Sermon for Christmas Eve: Dance with Me

Dance with Me

The Nativity of the Lord; December 24, 2016

John 1:1-5, 10-14

We went to see the Omaha Community Playhouse's production of A Christmas Carol again this year. Since we are subscribers, we receive tickets to that show every year and again this year I said to myself, "I know the story and I've seen this production; we should really give the tickets to someone else." But again we went, and again I loved it. One of the features I love about the Omaha production is the music; they skillfully incorporate a wide variety of traditional Christmas songs into the show. One of those is, "Tomorrow Shall Be My Dancing Day."

The cast sings it during the party at nephew Fred's house, when all the party-goers take partners and dance. I wish more Christmas parties included dancing, but that is another sermon. Perhaps you do not know the old song – it was published in 1833 but may be much older than that – but I have had opportunity to sing it. Here's what is wonderful about it: it tells the story of Jesus from his own point of view, and it tells the story as an invitation to dance.

I want, says the song, for my true love to see the play I am giving her. In my play, I shall be born to a virgin, laid in a manger, baptized, betrayed, crucified, and raised from the dead. I want my true love to see this play and dance with me. It sort of makes me think of the elaborate ways some young men have to ask their young ladies to go to prom with them: they stage something grand, all to ask her to a dance. In this old song, Jesus goes through a long and elaborate play, all to ask his lady love to dance with him. Any of you who know the New Testament know that the "lady love" is us: humanity.

What does Christmas look like from God's point of view? When we read the traditional story from the Gospels of Luke and Matthew, we see Joseph and Mary and Herod and shepherds and magi. And more recent traditions add a drummer boy and the littlest angel. We can tell the story from the point of view of any of them, but who ever tells the story from God's point of view? The poets do, and they tell it as the "Dancing Day" song tells it: as a love story. God sends prophets to raise our expectations, sends angels to announce the event, and sends shepherds and magi to witness the event because God is courting us, asking us to prom, extending a hand and saying to us, "Dance with me."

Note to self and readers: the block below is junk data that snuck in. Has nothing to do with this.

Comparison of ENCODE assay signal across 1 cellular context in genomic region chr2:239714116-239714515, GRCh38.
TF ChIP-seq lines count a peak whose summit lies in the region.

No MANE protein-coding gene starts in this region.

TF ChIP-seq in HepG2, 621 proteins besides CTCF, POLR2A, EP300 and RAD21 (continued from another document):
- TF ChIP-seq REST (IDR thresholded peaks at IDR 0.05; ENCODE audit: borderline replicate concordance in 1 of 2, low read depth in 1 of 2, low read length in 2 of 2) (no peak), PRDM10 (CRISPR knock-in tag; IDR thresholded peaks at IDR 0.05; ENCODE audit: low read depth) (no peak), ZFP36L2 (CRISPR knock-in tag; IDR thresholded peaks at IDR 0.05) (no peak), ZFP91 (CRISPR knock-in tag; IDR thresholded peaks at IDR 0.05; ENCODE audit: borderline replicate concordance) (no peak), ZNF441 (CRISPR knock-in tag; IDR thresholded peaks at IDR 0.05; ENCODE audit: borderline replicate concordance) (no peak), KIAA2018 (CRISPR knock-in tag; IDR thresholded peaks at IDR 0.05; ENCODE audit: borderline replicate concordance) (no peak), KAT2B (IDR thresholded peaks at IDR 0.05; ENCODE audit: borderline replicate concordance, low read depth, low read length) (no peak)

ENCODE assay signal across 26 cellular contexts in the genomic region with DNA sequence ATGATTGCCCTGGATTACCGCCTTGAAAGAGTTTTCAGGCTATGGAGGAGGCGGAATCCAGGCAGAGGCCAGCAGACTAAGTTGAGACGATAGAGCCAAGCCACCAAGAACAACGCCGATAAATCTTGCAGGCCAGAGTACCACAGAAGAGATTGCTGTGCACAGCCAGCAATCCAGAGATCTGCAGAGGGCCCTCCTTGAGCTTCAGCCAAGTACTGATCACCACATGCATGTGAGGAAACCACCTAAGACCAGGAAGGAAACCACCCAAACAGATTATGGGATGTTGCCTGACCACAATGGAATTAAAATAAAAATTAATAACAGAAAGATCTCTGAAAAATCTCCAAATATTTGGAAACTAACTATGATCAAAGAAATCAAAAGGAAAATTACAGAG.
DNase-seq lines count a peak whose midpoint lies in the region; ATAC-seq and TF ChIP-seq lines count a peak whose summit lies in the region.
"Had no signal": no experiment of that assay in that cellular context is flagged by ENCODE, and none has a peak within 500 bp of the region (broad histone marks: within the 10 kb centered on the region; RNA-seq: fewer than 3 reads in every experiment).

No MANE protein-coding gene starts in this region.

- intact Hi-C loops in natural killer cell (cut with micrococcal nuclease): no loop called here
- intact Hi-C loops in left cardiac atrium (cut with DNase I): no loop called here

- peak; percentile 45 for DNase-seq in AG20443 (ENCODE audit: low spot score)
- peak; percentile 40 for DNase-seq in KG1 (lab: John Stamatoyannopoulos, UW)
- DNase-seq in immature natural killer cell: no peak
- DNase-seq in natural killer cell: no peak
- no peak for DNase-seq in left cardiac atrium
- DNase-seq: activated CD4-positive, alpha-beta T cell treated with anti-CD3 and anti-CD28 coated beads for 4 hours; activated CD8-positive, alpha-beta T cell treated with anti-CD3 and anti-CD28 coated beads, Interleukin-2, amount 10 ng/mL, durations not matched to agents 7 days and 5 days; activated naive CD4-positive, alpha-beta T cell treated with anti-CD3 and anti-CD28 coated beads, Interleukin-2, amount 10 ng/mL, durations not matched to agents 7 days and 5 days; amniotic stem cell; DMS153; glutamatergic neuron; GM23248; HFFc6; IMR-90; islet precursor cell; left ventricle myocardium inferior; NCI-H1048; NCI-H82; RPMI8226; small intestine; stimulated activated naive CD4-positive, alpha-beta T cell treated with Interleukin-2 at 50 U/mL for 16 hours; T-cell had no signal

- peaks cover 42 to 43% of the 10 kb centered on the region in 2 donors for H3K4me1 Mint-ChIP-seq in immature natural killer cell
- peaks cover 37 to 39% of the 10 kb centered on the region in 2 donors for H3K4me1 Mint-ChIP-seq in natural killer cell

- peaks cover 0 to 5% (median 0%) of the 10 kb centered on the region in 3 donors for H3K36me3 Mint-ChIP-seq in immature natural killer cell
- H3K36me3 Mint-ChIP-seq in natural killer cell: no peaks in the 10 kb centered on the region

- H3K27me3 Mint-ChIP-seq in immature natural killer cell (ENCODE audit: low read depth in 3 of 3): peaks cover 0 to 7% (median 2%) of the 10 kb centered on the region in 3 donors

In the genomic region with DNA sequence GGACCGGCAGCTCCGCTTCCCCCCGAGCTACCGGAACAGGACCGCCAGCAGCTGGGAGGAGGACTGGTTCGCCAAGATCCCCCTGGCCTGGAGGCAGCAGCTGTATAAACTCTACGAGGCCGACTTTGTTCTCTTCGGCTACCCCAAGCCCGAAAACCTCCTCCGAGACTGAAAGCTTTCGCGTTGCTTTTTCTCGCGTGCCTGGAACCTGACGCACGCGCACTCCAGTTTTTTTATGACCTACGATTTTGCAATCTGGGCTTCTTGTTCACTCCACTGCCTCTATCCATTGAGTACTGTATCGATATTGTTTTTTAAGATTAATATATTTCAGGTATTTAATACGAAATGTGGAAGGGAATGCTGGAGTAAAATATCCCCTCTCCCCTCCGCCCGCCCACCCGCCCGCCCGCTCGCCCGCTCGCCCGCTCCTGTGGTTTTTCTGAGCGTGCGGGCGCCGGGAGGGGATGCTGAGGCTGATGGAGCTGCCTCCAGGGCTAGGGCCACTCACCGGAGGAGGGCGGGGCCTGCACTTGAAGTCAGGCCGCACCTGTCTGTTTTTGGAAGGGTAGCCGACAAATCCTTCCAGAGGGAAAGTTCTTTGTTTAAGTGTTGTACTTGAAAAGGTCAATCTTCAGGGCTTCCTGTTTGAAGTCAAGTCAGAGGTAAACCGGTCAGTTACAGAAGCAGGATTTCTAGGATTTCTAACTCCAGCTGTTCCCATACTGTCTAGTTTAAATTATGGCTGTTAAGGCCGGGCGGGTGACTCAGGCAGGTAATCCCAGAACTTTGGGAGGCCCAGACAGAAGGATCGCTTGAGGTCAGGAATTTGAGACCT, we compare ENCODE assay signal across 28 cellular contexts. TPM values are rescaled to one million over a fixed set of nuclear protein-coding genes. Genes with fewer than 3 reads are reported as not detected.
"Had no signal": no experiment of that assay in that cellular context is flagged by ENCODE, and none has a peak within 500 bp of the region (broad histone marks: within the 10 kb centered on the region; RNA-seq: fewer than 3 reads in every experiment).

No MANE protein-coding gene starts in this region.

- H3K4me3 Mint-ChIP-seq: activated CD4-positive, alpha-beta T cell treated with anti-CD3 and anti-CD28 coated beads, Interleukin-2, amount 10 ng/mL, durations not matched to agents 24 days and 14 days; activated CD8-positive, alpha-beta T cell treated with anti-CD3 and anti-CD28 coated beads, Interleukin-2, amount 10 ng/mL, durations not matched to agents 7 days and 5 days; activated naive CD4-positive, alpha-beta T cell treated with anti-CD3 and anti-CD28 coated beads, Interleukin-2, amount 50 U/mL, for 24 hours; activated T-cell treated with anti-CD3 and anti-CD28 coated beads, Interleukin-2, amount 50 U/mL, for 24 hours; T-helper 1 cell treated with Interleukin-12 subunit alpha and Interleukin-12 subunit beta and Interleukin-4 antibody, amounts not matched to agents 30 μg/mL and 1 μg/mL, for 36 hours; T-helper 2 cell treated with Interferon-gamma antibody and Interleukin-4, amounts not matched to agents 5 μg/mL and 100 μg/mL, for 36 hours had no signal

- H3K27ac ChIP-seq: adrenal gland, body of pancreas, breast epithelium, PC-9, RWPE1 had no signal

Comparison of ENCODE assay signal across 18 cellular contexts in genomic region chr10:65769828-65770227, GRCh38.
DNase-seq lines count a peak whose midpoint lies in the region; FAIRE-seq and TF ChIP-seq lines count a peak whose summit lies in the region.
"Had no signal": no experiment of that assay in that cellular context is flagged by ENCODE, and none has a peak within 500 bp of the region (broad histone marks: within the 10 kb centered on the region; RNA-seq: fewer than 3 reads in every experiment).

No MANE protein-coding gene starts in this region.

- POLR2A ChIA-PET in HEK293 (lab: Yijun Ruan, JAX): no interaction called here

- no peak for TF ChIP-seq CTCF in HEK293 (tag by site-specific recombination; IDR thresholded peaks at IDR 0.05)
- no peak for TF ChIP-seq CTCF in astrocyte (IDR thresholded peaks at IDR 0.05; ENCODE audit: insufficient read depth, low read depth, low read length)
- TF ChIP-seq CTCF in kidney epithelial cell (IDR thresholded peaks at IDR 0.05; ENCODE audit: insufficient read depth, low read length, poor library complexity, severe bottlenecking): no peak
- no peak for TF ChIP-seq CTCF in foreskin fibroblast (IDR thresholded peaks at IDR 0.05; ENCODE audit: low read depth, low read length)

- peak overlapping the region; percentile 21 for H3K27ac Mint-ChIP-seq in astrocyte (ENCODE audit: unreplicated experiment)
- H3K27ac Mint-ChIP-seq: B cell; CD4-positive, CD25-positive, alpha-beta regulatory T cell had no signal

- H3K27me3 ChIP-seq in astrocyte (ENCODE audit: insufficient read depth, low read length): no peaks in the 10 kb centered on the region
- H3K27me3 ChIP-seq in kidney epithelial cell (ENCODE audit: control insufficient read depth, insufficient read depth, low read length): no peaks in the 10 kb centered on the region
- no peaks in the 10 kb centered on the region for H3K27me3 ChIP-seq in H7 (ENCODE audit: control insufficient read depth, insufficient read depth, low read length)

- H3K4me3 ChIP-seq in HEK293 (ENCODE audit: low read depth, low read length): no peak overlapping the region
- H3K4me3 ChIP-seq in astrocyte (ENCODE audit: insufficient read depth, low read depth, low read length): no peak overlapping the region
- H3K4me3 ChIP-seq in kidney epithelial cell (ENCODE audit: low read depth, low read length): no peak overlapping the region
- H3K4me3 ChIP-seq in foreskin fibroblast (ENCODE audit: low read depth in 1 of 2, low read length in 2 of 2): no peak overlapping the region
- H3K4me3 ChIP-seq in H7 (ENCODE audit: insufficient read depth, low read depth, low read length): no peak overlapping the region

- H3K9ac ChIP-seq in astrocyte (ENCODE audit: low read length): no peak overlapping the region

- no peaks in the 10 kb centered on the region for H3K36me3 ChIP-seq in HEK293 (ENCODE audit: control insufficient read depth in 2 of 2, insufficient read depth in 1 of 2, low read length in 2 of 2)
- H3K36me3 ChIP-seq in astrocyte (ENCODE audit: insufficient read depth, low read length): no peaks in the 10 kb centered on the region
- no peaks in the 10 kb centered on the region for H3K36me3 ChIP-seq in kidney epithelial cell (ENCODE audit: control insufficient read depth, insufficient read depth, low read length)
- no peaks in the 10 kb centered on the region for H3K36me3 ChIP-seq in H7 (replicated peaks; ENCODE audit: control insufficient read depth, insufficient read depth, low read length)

The choir's song right after the sermon ("See Amid the Winter's Snow," words by Edward Caswall, tune by John Goss, arranged by Dan Forrest) also sings about the event from God's point of view, after a fashion. But that poet looked at how much the Son of God gave up in order to be born in Bethlehem and snooze in a feed-trough:

Lo, within a manger lies He who built the lofty skies,

He, who throned in light sublime sits amid the cherubim.

Sacred infant, all divine, what a tender love was Thine,

Thus to come from endless bliss down to such a world as this.

It points out to you and me that for God to do such a thing, for the Son of God to come to this world, this messy, messed-up world, takes astonishing love. Look how much he gave up! Look at what this world is like! How Christ must love us!

Well, yes, and it is true that we hardly deserve such love. The Lord God Almighty has been asking the human race to dance for a very, very long time. And we keep saying, "No." We would rather dance with other gods: after all, Baal is a lot sexier. Or we would rather dance with things: with money or power, or whatever is waiting for us under the Christmas tree tomorrow. Or we would rather dance alone.

Yet God keeps asking, despite our repeated refusal to dance, despite the mess we make of our lives and of the world, God keeps asking us to dance. Here's what it makes me think. You know how sometimes you may feel real bad about yourself, but someone says something to you that shows how highly that person thinks of you? This is the person who says you look beautiful, when you think you don't. Or who admires your strength or intelligence, when you don't feel so good about yourself. Very often that is the woman or man you are married to, or your closest friend: the people who know you best, flaws and all, and yet think so highly of you and make you feel better about yourself than you think you deserve. That is who God is for us at Christmas.

Christmas is a very big story and the preacher can never run out of things to say about it. This year, I believe, the Christmas message that you and I need to hear is that God has a better opinion of us than we have of ourselves. Whether we deserve it or not, God loves us. God has staged an elaborate drama – with prophets and angels and shepherds and magi and a young couple laying their baby in a feed-trough, and with disciples and Pharisees and priests and teaching and healing and a crucifixion and, best of all, resurrection – God has put all this together to say to the human race, and tonight to you and me: Please dance with me.

Tomorrow shall be my dancing day:

I would my true love did so chance

To see the legend of my play,

To call my true love to my dance:

Sing O my love, O my love, my love, my love;

This have I done for my true love.

Robert A. Keefer

Presbyterian Church of the Master

Benson Presbyterian Church

Omaha, Nebraska

Sermon for Christmas Eve Late Service
Sermon for December 18: Advent Peace


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